Farmer Focus Conference makes its way to Pohnpei
Farmer Focus Conference makes its way to Pohnpei
In June 2023, a national effort to help agricultural producers manage stress made its way to one of the Western-most areas of U.S.-affiliated farming soil: the state of Pohnpei in the Federated States of Micronesia. Some 25 agricultural producers, workers, and professionals took part in the Farmer Focus Conference on mental health on June 28 at the College of Micronesia-FSM campus in Palikir.
“Farming is really high-risk work, and farmers do not really talk about their spirits too much, especially their stress level, so we really want to bring this awareness to our region,” said Dr. Kuan-Ju Chen, an agricultural economist and lead of the Farmer Focus Project at the University of Guam.
The Farmer Focus Project, part of UOG’s Cooperative Extension & Outreach service, is a sub-grantee of the USDA-funded Western Region Agricultural Stress Assistance Program (WRASAP) at Washington State University and co-hosted the conference along with the extension service of COM-FSM.
The COVID-19 pandemic further compounded the issue, said COM-FSM President Theresa Koroivulaono. “There have been growing concerns, particularly about mental and behavioral health in our communities, and these concerns continue to persist,” she said.
Top stressors for FSM farm workers
The conference featured customized content based on data released earlier this year by WRASAP on the top stressors in the agriculture profession in the four Micronesian island states.
The reports revealed that 73% of the ag workers surveyed and 80% of farmers/producers surveyed throughout Micronesia felt a medium level of stress on the Perceived Stress Scale, a commonly used psychological questionnaire, while 9% of workers and 15% of farmers reported a high stress level. Even at the medium level, those individuals would benefit from counseling and other positive coping mechanisms, said Dr. Michelle U. Grocke-Dewey, a health and wellness specialist with Montana State University Extension who led the data collection and reports for WRASAP.
The farm workers surveyed reported their top stressors as grief over the death of a loved one or friend, crop and plant diseases, and financial worries. For farmers/producers, the top stressors were crop and plant diseases, COVID-19, and family-related stress. The respondents also shared that they would find value in education related to financial management, nutrition/cooking, and physical activity.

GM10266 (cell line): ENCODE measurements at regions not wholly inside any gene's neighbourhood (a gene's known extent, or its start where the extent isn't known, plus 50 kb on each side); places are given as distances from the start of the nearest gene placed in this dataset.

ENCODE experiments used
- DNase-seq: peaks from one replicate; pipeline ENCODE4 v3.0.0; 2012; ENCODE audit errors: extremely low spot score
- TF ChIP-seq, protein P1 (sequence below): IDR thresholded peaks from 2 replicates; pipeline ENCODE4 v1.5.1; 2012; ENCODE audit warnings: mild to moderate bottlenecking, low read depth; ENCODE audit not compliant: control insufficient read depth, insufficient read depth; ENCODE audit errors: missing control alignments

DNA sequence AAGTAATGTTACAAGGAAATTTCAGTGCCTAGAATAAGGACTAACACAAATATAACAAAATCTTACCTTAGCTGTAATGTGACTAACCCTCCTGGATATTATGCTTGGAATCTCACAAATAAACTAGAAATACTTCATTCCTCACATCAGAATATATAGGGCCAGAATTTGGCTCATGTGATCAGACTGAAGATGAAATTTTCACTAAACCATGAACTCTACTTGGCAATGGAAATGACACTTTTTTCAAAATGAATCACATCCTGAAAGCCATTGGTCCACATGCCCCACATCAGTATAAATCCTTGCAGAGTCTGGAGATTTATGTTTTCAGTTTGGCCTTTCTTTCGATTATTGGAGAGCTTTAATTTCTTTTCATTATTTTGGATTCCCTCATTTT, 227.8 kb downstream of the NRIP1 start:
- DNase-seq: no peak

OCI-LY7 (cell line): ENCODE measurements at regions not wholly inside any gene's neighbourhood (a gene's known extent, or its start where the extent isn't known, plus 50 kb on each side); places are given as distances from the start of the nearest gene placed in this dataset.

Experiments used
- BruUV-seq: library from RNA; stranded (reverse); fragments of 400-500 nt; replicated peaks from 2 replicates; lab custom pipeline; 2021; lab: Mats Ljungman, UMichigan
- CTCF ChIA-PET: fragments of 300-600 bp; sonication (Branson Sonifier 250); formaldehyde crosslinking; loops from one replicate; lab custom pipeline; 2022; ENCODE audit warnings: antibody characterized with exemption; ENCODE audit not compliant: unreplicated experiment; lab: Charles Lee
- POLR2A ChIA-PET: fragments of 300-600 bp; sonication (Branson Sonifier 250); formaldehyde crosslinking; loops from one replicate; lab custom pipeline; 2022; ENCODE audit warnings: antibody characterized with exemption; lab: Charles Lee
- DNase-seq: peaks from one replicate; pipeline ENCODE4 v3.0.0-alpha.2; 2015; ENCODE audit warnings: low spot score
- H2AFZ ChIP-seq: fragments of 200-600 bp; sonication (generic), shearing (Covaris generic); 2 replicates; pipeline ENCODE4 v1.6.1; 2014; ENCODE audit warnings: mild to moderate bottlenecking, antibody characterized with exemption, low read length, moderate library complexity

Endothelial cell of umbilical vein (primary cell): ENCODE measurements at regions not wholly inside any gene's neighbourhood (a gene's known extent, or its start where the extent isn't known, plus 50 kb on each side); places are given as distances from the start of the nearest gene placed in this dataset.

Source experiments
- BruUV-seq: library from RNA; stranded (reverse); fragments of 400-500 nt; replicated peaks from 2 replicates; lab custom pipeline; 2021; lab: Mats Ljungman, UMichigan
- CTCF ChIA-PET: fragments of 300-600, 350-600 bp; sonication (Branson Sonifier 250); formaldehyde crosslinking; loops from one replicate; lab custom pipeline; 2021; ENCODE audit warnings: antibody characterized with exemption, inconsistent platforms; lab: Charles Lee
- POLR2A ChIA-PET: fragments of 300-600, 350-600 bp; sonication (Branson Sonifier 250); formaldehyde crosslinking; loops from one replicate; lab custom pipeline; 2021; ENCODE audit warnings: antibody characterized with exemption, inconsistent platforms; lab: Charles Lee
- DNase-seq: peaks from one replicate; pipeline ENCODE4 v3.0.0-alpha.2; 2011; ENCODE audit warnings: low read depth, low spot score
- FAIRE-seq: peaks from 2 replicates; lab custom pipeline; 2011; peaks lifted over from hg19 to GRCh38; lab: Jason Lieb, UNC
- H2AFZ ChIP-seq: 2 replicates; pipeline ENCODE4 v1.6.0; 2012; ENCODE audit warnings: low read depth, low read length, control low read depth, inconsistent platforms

Customized to Pohnpei farmers’ needs and interests
The Farmer Focus Conference in Pohnpei was curated to address some of these topics of interest and to share local and online resources regarding stress and mental health in the agricultural community.
Attendees learned about indigenous ways of coping with stress from UOG’s I’Pinangon Campus Suicide Prevention Program, using writing and stretching for stress relief, how to communicate their feelings to others, and how to make healthy recipes using locally available foods.
“When I heard about the Farmer Focus Conference, I felt so excited […],” said Johsper Nedlick Jr., an agricultural technician at the COM-FSM who works in hydroponics. “The best parts of the conference were the workout, the presentations, and the cooking — it was a good opportunity to learn how to cook fresh veggies with fresh meat.”
Additionally, they received take-home materials, including breathing tips, and websites with resources and hotlines for farm and rural stress emergencies, such as the AgWell, Ag Wellness of Utah State University Extension, WRASAP, and UOG Farmer Focus websites.
“The perception is that farmers stay really calm and cool, but in actuality, our farmers are more stressed than that,” said Don McMoran, who first envisioned and now leads WRASAP as the Skagit County extension director at WSU.
In fact, the National Violent Death Reporting System of the Centers for Disease Control & Prevention reported in 2016 that farmers are one of five industry groups with the highest suicide rates, with 36 suicides per 100,000 workers.
“I’ve seen it in my own community, and we want to be proactive in making sure that agriculture-related suicides do not happen anywhere,” McMoran said.
15 certified in Mental Health First Aid
One day of the conference was a Mental Health First Aid certification course for extension and other professionals in the community who work directly with farmers. In the training, certified instructors taught 15 participants about risk factors and warning signs of mental health problems, crisis and suicide intervention skills, and self-care and referral resources.
“It’s really helpful for us so we can identify if our clients are having stress in the field,” said Rickyes Ikin, who works directly with Pohnpei farmers as an assistant of the College of Micronesia-FSM extension program. “[Now], when we see the symptoms, we can ask what’s wrong and how we can help.”
Farmer Focus moving forward
The Pohnpei conference was the second regional conference held by the Farmer Focus Project at UOG, following the first one held in 2022 in Guam with 100 attendees. WRASAP and UOG will continue to partner, bringing the conference to a different island in Micronesia every year with content specific to their interests.
“We can’t break down stigma without having these conversations,” McMoran said.
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